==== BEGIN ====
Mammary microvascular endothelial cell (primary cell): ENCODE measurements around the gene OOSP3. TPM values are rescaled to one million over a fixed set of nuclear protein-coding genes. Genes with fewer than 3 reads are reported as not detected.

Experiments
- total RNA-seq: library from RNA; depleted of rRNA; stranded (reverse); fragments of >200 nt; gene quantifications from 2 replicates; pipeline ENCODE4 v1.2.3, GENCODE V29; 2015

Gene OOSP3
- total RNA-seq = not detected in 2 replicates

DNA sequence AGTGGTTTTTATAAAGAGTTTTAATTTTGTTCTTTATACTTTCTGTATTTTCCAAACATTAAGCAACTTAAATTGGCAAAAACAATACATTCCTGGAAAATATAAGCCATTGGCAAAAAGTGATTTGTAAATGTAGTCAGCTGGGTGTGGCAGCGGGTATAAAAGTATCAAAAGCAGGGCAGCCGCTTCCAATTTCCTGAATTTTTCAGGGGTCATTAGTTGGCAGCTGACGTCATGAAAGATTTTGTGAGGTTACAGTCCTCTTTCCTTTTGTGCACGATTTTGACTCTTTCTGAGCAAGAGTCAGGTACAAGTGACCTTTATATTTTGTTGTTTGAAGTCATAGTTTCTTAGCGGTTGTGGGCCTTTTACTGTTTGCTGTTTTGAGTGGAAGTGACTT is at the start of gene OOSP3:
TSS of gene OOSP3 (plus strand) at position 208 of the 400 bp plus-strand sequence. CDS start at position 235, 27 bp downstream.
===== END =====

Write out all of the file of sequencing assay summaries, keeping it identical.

Mammary microvascular endothelial cell (primary cell): ENCODE measurements around the gene OOSP3. TPM values are rescaled to one million over a fixed set of nuclear protein-coding genes. Genes with fewer than 3 reads are reported as not detected.

Experiments
- total RNA-seq: library from RNA; depleted of rRNA; stranded (reverse); fragments of >200 nt; gene quantifications from 2 replicates; pipeline ENCODE4 v1.2.3, GENCODE V29; 2015

Gene OOSP3
- total RNA-seq = not detected in 2 replicates

DNA sequence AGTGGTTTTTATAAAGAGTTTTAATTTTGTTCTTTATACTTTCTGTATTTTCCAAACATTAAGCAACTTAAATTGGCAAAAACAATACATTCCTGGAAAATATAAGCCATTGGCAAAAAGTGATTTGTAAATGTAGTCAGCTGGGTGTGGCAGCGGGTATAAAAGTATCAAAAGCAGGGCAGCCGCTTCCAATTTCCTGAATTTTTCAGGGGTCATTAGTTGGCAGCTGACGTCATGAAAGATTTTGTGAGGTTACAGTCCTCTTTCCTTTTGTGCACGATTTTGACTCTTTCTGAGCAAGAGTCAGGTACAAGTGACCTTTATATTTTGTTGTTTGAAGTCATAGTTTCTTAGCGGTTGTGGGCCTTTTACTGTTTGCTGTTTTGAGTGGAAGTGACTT is at the start of gene OOSP3:
TSS of gene OOSP3 (plus strand) at position 208 of the 400 bp plus-strand sequence. CDS start at position 235, 27 bp downstream.